The appearance in Israelite theology of a second Messiah is a fact of great interest and importance. It is not at once obvious why there should be two deliverers, of like attributes, each the divine representative of an Israelite tribe. It is at least possible to say with confidence, at the outset, 1. that the conception of the god-man of David’s house gave the pattern for the representative of Ephraim; and 2. that there was a definite and compelling reason for the new doctrine. No ordinary consideration could have led the Jewish scholars to acquiesce in the duplication of attributes and activities which had long been held sacred and unique.
We see the two Messiahs mentioned together, as equals, and of central importance in the Israelite faith, in the Targum to the Song of Songs 4:5: “Your two deliverers, who are destined to set you free, Messiah bar David and Messiah bar Ephraim, are like Moses and Aaron.” The same words occur again in 7:4. The Targum is late,3 but it plainly records here a tenet which is neither new nor the subject of controversy. There are, moreover, many passages less explicit than the above, from a much earlier time, which show the same dogma fully developed and treated as a matter of course.
The Jewish authors of the earlier day were inclined to be reticent in dealing with the subject of these divine champions, contenting themselves with mere allusions. Also, there is a certain subtle influence of the growing Christian heresy which needs to be taken into account.
The rise of the Nazarene [Christian] sect, with its Messiah ben Joseph and its appropriation of the Old Testament prophecies, was most unwelcome to the Jewish doctors. Especially disturbing was the new interpretation of Isaiah, chapter 53, which was claimed as definite prediction of the death of Jesus of Nazareth. During the time in which the Christian heresy was menacing, and for a considerable time thereafter, the Rabbis appear to have left messianic doctrine at one side, as far as this could be done. There had been too much of it. Judaism was strong in oral tradition, however, and though the doctors avoided the subject it was kept in lively memory, so that in later years the doctrine of the Josephite Messiah, especially, came to frequent expression, as will be seen.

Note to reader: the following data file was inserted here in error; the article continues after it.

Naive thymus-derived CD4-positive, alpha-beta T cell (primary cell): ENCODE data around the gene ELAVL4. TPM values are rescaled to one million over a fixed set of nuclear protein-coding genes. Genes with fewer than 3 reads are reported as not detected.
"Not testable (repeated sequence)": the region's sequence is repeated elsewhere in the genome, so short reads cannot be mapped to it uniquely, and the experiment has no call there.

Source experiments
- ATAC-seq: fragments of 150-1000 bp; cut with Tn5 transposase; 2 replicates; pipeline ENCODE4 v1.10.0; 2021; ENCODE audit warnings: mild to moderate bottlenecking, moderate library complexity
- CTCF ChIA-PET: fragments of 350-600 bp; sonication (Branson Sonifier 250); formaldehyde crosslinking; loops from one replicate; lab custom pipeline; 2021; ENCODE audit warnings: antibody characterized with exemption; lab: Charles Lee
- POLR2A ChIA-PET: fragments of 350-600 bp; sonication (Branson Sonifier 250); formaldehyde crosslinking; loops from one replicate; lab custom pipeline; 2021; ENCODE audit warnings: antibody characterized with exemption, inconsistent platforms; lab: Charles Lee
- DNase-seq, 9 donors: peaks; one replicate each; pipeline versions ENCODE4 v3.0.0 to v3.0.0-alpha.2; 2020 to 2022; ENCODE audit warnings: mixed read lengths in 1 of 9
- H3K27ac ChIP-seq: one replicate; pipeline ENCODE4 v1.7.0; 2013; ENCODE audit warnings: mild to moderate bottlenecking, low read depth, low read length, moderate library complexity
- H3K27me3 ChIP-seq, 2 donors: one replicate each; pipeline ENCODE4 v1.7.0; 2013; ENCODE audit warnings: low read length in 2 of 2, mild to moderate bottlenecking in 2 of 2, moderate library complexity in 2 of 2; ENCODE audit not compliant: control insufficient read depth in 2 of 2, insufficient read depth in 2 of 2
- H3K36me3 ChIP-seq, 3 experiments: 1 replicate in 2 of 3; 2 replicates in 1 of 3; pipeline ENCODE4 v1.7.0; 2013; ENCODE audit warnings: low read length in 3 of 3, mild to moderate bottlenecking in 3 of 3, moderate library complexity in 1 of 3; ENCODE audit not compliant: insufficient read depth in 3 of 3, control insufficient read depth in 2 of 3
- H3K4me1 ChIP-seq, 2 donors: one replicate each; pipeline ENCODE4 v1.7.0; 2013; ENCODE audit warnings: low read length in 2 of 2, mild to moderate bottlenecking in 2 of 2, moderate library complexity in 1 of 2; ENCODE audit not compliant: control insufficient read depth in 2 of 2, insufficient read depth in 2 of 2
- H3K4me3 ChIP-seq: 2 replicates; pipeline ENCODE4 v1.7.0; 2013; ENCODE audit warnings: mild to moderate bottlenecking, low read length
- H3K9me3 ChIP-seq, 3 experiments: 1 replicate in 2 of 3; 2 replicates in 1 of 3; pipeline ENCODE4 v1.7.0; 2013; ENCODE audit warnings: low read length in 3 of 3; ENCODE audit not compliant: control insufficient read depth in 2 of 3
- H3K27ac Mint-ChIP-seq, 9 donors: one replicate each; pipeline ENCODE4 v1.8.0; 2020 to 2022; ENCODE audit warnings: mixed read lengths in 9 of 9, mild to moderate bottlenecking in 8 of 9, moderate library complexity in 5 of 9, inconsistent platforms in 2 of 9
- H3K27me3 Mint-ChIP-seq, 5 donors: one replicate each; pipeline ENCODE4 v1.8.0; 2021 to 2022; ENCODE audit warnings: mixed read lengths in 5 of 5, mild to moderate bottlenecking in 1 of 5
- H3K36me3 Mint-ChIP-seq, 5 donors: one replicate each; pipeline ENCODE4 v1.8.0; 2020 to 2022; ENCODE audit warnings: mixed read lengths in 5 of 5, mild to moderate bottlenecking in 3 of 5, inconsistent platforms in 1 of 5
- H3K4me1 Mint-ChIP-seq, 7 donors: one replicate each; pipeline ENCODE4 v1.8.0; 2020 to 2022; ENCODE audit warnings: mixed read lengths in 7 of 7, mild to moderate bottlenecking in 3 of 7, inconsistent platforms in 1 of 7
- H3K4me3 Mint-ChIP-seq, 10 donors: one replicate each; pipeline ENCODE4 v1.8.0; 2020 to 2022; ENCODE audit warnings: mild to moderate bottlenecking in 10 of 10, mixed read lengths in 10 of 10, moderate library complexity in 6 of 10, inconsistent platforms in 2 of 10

G. F. Moore (Judaism, II, 370)4 takes note of the first specific mention of the divine Son of Ephraim in the Jewish literature that has come down to us, namely, in a tradition from the time of Rabbi Dosa ben Archinos, a contemporary of Gamaliel II. Moore evidently thought of the doctrine as comparatively new at that time. He does indeed say: “From the incidental way in which the Josephite Messiah and his death come in, it may be inferred that the notion was not unfamiliar; but it does not appear how commonly it was accepted among the authorities of the time.” I think it will appear in the following pages that the doctrine [of the Josephite messiah] antedated the Christian era by several centuries, and was accepted on all hands.